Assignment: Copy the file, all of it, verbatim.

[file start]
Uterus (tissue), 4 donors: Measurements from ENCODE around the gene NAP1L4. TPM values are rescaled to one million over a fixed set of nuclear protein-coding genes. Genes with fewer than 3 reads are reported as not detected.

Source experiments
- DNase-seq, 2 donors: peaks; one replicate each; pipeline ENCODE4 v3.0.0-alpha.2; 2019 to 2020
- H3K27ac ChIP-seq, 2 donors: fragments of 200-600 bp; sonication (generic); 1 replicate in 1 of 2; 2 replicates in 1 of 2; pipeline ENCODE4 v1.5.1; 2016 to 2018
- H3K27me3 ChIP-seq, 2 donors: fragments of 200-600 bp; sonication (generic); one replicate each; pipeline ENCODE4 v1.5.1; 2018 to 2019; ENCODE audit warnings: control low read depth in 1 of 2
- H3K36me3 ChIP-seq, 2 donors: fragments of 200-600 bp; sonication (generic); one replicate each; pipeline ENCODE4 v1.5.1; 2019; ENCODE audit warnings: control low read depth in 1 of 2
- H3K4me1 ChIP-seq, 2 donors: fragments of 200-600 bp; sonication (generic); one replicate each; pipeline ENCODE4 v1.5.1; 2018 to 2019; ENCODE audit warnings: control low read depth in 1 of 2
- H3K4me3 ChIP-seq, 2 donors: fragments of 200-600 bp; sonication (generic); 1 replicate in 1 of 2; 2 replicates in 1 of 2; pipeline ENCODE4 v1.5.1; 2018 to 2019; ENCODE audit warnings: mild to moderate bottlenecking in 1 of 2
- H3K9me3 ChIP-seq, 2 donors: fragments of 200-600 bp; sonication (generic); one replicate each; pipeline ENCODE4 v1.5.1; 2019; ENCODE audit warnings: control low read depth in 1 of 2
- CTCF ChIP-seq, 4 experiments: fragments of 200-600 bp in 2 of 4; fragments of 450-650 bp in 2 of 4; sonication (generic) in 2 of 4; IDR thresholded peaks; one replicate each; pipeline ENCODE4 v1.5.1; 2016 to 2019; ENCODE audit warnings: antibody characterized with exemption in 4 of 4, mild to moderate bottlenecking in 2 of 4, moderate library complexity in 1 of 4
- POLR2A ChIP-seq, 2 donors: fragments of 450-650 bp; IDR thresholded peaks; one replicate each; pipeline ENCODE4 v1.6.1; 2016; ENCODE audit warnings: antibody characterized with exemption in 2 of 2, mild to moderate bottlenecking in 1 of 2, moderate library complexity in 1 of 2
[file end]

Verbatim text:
Uterus (tissue), 4 donors: Measurements from ENCODE around the gene NAP1L4. TPM values are rescaled to one million over a fixed set of nuclear protein-coding genes. Genes with fewer than 3 reads are reported as not detected.

Source experiments
- DNase-seq, 2 donors: peaks; one replicate each; pipeline ENCODE4 v3.0.0-alpha.2; 2019 to 2020
- H3K27ac ChIP-seq, 2 donors: fragments of 200-600 bp; sonication (generic); 1 replicate in 1 of 2; 2 replicates in 1 of 2; pipeline ENCODE4 v1.5.1; 2016 to 2018
- H3K27me3 ChIP-seq, 2 donors: fragments of 200-600 bp; sonication (generic); one replicate each; pipeline ENCODE4 v1.5.1; 2018 to 2019; ENCODE audit warnings: control low read depth in 1 of 2
- H3K36me3 ChIP-seq, 2 donors: fragments of 200-600 bp; sonication (generic); one replicate each; pipeline ENCODE4 v1.5.1; 2019; ENCODE audit warnings: control low read depth in 1 of 2
- H3K4me1 ChIP-seq, 2 donors: fragments of 200-600 bp; sonication (generic); one replicate each; pipeline ENCODE4 v1.5.1; 2018 to 2019; ENCODE audit warnings: control low read depth in 1 of 2
- H3K4me3 ChIP-seq, 2 donors: fragments of 200-600 bp; sonication (generic); 1 replicate in 1 of 2; 2 replicates in 1 of 2; pipeline ENCODE4 v1.5.1; 2018 to 2019; ENCODE audit warnings: mild to moderate bottlenecking in 1 of 2
- H3K9me3 ChIP-seq, 2 donors: fragments of 200-600 bp; sonication (generic); one replicate each; pipeline ENCODE4 v1.5.1; 2019; ENCODE audit warnings: control low read depth in 1 of 2
- CTCF ChIP-seq, 4 experiments: fragments of 200-600 bp in 2 of 4; fragments of 450-650 bp in 2 of 4; sonication (generic) in 2 of 4; IDR thresholded peaks; one replicate each; pipeline ENCODE4 v1.5.1; 2016 to 2019; ENCODE audit warnings: antibody characterized with exemption in 4 of 4, mild to moderate bottlenecking in 2 of 4, moderate library complexity in 1 of 4
- POLR2A ChIP-seq, 2 donors: fragments of 450-650 bp; IDR thresholded peaks; one replicate each; pipeline ENCODE4 v1.6.1; 2016; ENCODE audit warnings: antibody characterized with exemption in 2 of 2, mild to moderate bottlenecking in 1 of 2, moderate library complexity in 1 of 2